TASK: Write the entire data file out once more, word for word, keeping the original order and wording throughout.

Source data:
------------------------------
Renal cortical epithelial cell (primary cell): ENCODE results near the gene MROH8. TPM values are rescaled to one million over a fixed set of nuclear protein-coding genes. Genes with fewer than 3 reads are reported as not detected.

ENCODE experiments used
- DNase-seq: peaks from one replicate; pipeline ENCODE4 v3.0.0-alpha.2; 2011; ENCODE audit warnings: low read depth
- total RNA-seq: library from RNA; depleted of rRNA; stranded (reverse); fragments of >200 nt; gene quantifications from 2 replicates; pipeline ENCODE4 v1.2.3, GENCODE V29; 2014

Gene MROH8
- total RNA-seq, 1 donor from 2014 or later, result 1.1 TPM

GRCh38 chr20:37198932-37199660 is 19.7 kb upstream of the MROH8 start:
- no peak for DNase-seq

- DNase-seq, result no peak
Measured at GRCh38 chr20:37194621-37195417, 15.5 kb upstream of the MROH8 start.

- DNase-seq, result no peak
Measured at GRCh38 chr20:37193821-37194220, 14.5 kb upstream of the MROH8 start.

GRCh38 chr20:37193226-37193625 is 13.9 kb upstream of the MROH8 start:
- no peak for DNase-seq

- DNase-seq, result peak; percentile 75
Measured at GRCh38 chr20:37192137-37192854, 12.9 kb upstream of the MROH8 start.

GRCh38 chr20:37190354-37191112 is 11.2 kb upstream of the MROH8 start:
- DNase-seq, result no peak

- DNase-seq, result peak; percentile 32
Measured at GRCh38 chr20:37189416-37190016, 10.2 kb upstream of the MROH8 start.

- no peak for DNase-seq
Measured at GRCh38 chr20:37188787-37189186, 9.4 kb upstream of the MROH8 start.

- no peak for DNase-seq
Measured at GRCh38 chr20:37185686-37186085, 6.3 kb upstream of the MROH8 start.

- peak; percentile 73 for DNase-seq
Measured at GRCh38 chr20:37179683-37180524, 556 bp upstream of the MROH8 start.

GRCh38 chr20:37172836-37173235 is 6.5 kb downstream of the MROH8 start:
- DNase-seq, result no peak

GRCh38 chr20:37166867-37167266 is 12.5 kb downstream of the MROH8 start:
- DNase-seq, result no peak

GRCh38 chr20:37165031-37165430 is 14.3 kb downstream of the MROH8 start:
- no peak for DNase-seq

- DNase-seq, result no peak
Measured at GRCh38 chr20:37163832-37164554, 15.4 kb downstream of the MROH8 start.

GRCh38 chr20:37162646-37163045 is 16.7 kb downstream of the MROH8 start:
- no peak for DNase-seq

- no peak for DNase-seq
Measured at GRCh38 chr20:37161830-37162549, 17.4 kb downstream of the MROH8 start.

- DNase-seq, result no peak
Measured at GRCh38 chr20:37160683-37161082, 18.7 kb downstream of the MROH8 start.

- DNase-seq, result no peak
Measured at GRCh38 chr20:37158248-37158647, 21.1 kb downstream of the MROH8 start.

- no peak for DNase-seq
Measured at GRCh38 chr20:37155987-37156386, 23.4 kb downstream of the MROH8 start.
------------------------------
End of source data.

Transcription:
Renal cortical epithelial cell (primary cell): ENCODE results near the gene MROH8. TPM values are rescaled to one million over a fixed set of nuclear protein-coding genes. Genes with fewer than 3 reads are reported as not detected.

ENCODE experiments used
- DNase-seq: peaks from one replicate; pipeline ENCODE4 v3.0.0-alpha.2; 2011; ENCODE audit warnings: low read depth
- total RNA-seq: library from RNA; depleted of rRNA; stranded (reverse); fragments of >200 nt; gene quantifications from 2 replicates; pipeline ENCODE4 v1.2.3, GENCODE V29; 2014

Gene MROH8
- total RNA-seq, 1 donor from 2014 or later, result 1.1 TPM

GRCh38 chr20:37198932-37199660 is 19.7 kb upstream of the MROH8 start:
- no peak for DNase-seq

- DNase-seq, result no peak
Measured at GRCh38 chr20:37194621-37195417, 15.5 kb upstream of the MROH8 start.

- DNase-seq, result no peak
Measured at GRCh38 chr20:37193821-37194220, 14.5 kb upstream of the MROH8 start.

GRCh38 chr20:37193226-37193625 is 13.9 kb upstream of the MROH8 start:
- no peak for DNase-seq

- DNase-seq, result peak; percentile 75
Measured at GRCh38 chr20:37192137-37192854, 12.9 kb upstream of the MROH8 start.

GRCh38 chr20:37190354-37191112 is 11.2 kb upstream of the MROH8 start:
- DNase-seq, result no peak

- DNase-seq, result peak; percentile 32
Measured at GRCh38 chr20:37189416-37190016, 10.2 kb upstream of the MROH8 start.

- no peak for DNase-seq
Measured at GRCh38 chr20:37188787-37189186, 9.4 kb upstream of the MROH8 start.

- no peak for DNase-seq
Measured at GRCh38 chr20:37185686-37186085, 6.3 kb upstream of the MROH8 start.

- peak; percentile 73 for DNase-seq
Measured at GRCh38 chr20:37179683-37180524, 556 bp upstream of the MROH8 start.

GRCh38 chr20:37172836-37173235 is 6.5 kb downstream of the MROH8 start:
- DNase-seq, result no peak

GRCh38 chr20:37166867-37167266 is 12.5 kb downstream of the MROH8 start:
- DNase-seq, result no peak

GRCh38 chr20:37165031-37165430 is 14.3 kb downstream of the MROH8 start:
- no peak for DNase-seq

- DNase-seq, result no peak
Measured at GRCh38 chr20:37163832-37164554, 15.4 kb downstream of the MROH8 start.

GRCh38 chr20:37162646-37163045 is 16.7 kb downstream of the MROH8 start:
- no peak for DNase-seq

- no peak for DNase-seq
Measured at GRCh38 chr20:37161830-37162549, 17.4 kb downstream of the MROH8 start.

- DNase-seq, result no peak
Measured at GRCh38 chr20:37160683-37161082, 18.7 kb downstream of the MROH8 start.

- DNase-seq, result no peak
Measured at GRCh38 chr20:37158248-37158647, 21.1 kb downstream of the MROH8 start.

- no peak for DNase-seq
Measured at GRCh38 chr20:37155987-37156386, 23.4 kb downstream of the MROH8 start.